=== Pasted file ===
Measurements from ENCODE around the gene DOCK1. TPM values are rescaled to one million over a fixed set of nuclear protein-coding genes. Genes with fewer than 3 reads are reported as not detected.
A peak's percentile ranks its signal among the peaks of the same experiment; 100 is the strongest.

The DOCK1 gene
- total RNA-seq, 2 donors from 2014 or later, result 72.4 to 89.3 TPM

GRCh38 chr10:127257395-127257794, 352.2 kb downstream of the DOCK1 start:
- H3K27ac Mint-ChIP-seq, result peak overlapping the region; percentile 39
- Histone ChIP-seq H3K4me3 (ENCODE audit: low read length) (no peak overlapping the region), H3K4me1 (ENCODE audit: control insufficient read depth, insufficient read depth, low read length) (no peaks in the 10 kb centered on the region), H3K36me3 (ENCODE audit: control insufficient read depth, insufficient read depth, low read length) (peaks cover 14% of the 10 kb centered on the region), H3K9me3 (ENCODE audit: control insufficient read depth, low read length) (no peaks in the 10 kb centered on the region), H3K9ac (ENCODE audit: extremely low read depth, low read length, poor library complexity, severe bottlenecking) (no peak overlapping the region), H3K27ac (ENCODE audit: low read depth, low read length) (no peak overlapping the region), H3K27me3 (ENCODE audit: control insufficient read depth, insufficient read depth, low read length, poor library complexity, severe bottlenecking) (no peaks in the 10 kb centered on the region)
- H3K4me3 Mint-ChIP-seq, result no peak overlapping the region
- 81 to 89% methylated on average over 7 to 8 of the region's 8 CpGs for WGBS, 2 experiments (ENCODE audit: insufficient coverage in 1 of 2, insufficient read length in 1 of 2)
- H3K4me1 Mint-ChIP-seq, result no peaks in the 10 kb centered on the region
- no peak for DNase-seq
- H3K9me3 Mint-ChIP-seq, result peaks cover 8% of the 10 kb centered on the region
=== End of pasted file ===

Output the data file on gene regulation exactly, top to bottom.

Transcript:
Measurements from ENCODE around the gene DOCK1. TPM values are rescaled to one million over a fixed set of nuclear protein-coding genes. Genes with fewer than 3 reads are reported as not detected.
A peak's percentile ranks its signal among the peaks of the same experiment; 100 is the strongest.

The DOCK1 gene
- total RNA-seq, 2 donors from 2014 or later, result 72.4 to 89.3 TPM

GRCh38 chr10:127257395-127257794, 352.2 kb downstream of the DOCK1 start:
- H3K27ac Mint-ChIP-seq, result peak overlapping the region; percentile 39
- Histone ChIP-seq H3K4me3 (ENCODE audit: low read length) (no peak overlapping the region), H3K4me1 (ENCODE audit: control insufficient read depth, insufficient read depth, low read length) (no peaks in the 10 kb centered on the region), H3K36me3 (ENCODE audit: control insufficient read depth, insufficient read depth, low read length) (peaks cover 14% of the 10 kb centered on the region), H3K9me3 (ENCODE audit: control insufficient read depth, low read length) (no peaks in the 10 kb centered on the region), H3K9ac (ENCODE audit: extremely low read depth, low read length, poor library complexity, severe bottlenecking) (no peak overlapping the region), H3K27ac (ENCODE audit: low read depth, low read length) (no peak overlapping the region), H3K27me3 (ENCODE audit: control insufficient read depth, insufficient read depth, low read length, poor library complexity, severe bottlenecking) (no peaks in the 10 kb centered on the region)
- H3K4me3 Mint-ChIP-seq, result no peak overlapping the region
- 81 to 89% methylated on average over 7 to 8 of the region's 8 CpGs for WGBS, 2 experiments (ENCODE audit: insufficient coverage in 1 of 2, insufficient read length in 1 of 2)
- H3K4me1 Mint-ChIP-seq, result no peaks in the 10 kb centered on the region
- no peak for DNase-seq
- H3K9me3 Mint-ChIP-seq, result peaks cover 8% of the 10 kb centered on the region